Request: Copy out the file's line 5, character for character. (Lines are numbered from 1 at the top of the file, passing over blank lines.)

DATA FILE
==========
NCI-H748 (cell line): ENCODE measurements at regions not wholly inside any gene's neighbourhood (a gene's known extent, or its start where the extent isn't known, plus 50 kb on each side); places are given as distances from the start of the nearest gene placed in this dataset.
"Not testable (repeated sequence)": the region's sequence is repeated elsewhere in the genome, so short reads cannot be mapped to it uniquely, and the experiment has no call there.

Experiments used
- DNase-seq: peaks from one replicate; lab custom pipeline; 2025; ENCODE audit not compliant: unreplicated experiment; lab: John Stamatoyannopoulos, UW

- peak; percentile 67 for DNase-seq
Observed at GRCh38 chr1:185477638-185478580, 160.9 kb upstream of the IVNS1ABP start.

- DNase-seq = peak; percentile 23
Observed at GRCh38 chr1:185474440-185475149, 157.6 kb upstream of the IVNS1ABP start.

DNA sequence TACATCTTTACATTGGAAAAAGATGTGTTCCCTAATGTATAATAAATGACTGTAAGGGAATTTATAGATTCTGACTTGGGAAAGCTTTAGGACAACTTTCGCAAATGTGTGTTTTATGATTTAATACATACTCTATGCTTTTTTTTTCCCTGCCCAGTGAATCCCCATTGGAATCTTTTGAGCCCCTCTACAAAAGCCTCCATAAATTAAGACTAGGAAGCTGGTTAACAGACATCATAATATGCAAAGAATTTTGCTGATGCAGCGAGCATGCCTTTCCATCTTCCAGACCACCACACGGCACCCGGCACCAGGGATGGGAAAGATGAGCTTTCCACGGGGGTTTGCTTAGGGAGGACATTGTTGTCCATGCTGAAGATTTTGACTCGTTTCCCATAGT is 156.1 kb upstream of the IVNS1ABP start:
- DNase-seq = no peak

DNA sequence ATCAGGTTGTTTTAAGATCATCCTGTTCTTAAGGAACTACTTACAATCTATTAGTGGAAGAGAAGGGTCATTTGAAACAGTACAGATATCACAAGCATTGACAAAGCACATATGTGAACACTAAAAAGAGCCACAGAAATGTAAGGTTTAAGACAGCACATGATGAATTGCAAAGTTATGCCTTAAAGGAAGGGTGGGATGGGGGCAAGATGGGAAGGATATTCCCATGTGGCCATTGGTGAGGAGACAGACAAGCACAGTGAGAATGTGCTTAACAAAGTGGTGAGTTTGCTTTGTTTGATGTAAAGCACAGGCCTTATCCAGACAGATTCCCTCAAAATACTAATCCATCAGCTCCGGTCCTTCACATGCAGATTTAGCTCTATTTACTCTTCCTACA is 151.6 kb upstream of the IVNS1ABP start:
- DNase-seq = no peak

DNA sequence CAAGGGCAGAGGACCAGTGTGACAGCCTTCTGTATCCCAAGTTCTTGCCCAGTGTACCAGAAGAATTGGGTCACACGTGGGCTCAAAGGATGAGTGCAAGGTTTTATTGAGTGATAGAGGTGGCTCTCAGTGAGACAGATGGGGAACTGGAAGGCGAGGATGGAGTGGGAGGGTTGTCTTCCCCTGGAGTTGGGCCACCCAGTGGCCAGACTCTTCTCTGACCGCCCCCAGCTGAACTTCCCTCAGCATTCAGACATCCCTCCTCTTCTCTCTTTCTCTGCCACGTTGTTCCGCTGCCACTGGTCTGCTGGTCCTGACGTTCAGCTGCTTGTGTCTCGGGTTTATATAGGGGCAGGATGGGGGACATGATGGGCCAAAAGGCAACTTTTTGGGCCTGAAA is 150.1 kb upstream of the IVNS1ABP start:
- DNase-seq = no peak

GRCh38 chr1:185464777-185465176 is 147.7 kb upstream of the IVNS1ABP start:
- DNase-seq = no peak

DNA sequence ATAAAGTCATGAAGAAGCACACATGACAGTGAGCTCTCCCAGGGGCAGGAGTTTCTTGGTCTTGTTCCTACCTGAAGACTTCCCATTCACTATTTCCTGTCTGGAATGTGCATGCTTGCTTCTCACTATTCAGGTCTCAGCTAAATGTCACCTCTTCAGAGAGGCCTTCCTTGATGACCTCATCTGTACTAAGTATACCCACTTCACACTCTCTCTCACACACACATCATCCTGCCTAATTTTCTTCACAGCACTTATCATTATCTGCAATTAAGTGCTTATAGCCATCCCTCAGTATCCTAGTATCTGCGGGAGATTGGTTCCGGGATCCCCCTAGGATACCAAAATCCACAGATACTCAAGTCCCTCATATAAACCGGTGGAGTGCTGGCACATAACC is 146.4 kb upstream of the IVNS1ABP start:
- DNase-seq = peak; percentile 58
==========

- peak; percentile 67 for DNase-seq